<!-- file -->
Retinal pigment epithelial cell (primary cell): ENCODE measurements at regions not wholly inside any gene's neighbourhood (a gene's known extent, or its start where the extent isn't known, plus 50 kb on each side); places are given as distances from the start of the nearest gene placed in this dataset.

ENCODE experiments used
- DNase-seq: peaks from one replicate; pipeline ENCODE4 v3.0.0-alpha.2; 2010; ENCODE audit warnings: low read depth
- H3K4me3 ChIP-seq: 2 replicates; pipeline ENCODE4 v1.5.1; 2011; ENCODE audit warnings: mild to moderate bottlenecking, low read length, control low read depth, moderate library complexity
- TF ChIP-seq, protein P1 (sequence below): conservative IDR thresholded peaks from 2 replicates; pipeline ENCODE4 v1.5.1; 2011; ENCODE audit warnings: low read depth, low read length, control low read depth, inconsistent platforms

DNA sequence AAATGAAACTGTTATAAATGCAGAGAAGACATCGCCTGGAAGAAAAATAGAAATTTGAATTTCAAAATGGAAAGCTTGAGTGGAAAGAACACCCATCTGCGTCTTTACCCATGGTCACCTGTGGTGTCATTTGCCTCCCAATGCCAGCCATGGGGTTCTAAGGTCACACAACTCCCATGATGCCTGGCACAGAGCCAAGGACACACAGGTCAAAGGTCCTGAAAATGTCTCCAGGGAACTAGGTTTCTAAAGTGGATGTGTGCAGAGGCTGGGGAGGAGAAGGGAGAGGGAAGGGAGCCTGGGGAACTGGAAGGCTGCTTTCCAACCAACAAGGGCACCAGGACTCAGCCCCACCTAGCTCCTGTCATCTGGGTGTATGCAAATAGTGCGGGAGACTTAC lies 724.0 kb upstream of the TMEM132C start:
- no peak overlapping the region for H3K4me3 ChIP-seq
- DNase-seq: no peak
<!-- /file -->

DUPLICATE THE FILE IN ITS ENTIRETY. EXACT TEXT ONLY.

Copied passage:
Retinal pigment epithelial cell (primary cell): ENCODE measurements at regions not wholly inside any gene's neighbourhood (a gene's known extent, or its start where the extent isn't known, plus 50 kb on each side); places are given as distances from the start of the nearest gene placed in this dataset.

ENCODE experiments used
- DNase-seq: peaks from one replicate; pipeline ENCODE4 v3.0.0-alpha.2; 2010; ENCODE audit warnings: low read depth
- H3K4me3 ChIP-seq: 2 replicates; pipeline ENCODE4 v1.5.1; 2011; ENCODE audit warnings: mild to moderate bottlenecking, low read length, control low read depth, moderate library complexity
- TF ChIP-seq, protein P1 (sequence below): conservative IDR thresholded peaks from 2 replicates; pipeline ENCODE4 v1.5.1; 2011; ENCODE audit warnings: low read depth, low read length, control low read depth, inconsistent platforms

DNA sequence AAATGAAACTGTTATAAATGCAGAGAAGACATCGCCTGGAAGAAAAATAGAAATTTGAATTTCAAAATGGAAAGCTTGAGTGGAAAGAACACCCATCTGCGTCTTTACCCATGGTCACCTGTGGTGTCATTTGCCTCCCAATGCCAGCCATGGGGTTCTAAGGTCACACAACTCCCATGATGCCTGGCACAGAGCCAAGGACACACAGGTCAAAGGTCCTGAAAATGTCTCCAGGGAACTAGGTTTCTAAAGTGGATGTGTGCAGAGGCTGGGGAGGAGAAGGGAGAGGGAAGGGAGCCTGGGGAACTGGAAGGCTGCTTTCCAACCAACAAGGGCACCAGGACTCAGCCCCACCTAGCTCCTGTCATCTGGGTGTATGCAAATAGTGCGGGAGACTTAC lies 724.0 kb upstream of the TMEM132C start:
- no peak overlapping the region for H3K4me3 ChIP-seq
- DNase-seq: no peak